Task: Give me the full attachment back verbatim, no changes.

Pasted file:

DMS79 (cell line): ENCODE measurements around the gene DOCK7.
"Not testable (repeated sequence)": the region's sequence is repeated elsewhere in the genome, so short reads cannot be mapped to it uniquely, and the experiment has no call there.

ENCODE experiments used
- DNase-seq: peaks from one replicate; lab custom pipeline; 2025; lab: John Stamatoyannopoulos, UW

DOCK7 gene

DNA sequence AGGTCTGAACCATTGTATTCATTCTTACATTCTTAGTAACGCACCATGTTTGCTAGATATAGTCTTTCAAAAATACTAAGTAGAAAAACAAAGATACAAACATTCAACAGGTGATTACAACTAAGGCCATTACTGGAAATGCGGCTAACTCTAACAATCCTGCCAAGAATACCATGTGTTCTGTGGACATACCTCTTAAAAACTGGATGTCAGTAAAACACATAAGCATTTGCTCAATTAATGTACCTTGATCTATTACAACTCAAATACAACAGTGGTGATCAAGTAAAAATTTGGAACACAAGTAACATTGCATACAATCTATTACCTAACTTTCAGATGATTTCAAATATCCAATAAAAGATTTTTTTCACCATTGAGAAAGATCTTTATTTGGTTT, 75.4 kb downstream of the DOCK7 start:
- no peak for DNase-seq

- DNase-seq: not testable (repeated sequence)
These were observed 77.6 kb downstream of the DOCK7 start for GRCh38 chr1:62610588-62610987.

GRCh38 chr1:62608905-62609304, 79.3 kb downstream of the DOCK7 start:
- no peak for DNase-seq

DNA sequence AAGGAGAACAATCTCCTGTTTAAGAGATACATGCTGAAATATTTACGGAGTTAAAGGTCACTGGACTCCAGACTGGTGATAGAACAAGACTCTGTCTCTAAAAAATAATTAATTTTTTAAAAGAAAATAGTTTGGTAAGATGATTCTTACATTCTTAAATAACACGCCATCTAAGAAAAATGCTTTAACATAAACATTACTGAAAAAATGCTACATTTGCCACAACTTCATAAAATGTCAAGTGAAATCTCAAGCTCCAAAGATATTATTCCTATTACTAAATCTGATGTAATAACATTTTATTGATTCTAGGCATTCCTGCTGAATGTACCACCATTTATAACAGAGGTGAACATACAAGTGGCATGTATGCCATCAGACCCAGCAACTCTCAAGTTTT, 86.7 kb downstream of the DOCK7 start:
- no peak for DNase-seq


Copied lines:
DMS79 (cell line): ENCODE measurements around the gene DOCK7.
"Not testable (repeated sequence)": the region's sequence is repeated elsewhere in the genome, so short reads cannot be mapped to it uniquely, and the experiment has no call there.

ENCODE experiments used
- DNase-seq: peaks from one replicate; lab custom pipeline; 2025; lab: John Stamatoyannopoulos, UW

DOCK7 gene

DNA sequence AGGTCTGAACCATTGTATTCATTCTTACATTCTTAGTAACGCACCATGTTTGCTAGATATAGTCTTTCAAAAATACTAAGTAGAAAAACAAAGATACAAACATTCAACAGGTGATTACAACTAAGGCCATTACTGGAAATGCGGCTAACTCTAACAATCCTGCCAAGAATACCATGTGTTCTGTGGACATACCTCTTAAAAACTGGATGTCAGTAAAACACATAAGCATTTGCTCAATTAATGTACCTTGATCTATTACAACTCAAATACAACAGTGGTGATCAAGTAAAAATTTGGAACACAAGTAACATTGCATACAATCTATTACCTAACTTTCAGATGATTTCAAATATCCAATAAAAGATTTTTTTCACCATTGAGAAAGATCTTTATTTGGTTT, 75.4 kb downstream of the DOCK7 start:
- no peak for DNase-seq

- DNase-seq: not testable (repeated sequence)
These were observed 77.6 kb downstream of the DOCK7 start for GRCh38 chr1:62610588-62610987.

GRCh38 chr1:62608905-62609304, 79.3 kb downstream of the DOCK7 start:
- no peak for DNase-seq

DNA sequence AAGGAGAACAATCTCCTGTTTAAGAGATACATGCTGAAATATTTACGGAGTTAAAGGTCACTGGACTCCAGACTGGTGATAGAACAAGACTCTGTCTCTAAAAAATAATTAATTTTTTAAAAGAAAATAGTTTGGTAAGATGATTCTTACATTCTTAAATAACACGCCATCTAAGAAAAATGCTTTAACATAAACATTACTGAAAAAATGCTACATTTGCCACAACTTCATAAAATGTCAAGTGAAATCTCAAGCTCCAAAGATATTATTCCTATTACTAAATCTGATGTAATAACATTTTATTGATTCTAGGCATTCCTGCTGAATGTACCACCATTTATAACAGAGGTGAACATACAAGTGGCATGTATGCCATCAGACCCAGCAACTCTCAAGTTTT, 86.7 kb downstream of the DOCK7 start:
- no peak for DNase-seq